Jump to Content Jump to Main Navigation

The Oxford Handbook of the Sources of International Law

Edited by Jean d'Aspremont, Samantha Besson


The question of the sources of international law inevitably raises some well-known scholarly controversies: where do the rules of international law come from? Through which processes are they made? How are they ascertained? Where does the international legal order begin and end? These traditional questions bear on at least two different levels of understanding. First, how are international norms validated as rules of international ‘law’, i.e. legally binding norms? This is the static question of the pedigree of international legal rules and the boundaries of the international legal order. Secondly, what are the processes through which these rules are made? This is the dynamic question of the making of these rules and of the exercise of public authority in international law. This book explores the various facets of the sources of international law. It provides a systematic overview of the key issues and debates around the sources of international law, including recent contestations thereof. It also offers an authoritative theoretical guide for anyone studying or working within but also outside international law wishing to understand one of its most fundamental questions.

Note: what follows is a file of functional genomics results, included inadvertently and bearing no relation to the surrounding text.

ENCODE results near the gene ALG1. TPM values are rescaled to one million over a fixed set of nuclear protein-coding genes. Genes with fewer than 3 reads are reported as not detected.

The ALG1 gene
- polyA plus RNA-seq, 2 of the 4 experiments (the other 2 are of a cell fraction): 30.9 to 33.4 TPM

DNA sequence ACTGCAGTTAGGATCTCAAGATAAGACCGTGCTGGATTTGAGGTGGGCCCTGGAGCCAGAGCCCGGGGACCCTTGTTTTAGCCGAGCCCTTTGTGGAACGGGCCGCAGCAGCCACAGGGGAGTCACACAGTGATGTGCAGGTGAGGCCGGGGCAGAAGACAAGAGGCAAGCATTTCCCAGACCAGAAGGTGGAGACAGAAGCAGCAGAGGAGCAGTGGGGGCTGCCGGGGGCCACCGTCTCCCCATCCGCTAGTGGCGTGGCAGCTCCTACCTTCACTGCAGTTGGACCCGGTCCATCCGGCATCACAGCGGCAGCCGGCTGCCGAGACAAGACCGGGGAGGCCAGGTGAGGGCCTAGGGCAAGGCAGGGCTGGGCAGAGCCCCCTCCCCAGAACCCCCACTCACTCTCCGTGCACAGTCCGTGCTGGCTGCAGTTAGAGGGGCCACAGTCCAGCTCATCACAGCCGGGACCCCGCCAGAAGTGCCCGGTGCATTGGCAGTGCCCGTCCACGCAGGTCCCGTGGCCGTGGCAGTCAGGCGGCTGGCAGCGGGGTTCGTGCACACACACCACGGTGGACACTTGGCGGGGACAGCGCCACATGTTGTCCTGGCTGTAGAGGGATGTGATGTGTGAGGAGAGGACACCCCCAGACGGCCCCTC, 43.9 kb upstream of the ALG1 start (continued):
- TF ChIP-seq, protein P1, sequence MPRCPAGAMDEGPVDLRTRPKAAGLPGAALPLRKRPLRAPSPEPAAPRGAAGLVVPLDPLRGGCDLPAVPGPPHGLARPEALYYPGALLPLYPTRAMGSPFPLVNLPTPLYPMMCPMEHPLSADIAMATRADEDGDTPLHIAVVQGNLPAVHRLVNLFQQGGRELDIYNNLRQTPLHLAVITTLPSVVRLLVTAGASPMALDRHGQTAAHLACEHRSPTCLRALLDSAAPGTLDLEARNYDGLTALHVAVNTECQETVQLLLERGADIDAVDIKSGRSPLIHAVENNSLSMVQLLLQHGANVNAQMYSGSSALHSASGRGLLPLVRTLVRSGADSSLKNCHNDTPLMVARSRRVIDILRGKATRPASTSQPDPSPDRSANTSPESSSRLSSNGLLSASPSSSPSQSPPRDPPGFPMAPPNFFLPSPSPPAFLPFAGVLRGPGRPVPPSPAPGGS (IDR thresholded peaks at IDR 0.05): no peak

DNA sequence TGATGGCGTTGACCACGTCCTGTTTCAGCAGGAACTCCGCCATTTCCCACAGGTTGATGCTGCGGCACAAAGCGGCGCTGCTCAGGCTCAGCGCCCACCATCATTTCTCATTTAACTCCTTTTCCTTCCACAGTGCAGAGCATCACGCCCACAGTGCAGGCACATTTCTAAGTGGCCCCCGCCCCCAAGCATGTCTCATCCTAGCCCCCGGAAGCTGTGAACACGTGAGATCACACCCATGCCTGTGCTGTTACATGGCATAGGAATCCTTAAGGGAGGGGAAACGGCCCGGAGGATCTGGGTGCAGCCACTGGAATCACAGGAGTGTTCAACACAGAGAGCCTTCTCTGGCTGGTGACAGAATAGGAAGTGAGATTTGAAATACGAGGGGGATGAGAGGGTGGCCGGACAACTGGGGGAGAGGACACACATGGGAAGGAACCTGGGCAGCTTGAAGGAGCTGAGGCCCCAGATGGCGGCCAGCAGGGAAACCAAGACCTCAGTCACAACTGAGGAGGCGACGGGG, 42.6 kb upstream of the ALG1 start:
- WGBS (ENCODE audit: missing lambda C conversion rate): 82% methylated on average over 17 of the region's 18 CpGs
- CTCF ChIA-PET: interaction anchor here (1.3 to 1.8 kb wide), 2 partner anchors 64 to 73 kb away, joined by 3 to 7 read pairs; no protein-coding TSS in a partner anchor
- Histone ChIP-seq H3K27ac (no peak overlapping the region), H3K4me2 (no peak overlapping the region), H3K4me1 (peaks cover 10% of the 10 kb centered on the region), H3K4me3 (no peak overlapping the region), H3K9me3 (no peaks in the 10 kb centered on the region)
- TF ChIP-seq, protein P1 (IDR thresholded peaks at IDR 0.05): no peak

Bibliographic Information

Jean d'Aspremont, editor

Samantha Besson, editor

Sévrine Knuchel, associate editor

Users without a subscription are not able to see the full content. Please, subscribe or login to access all content.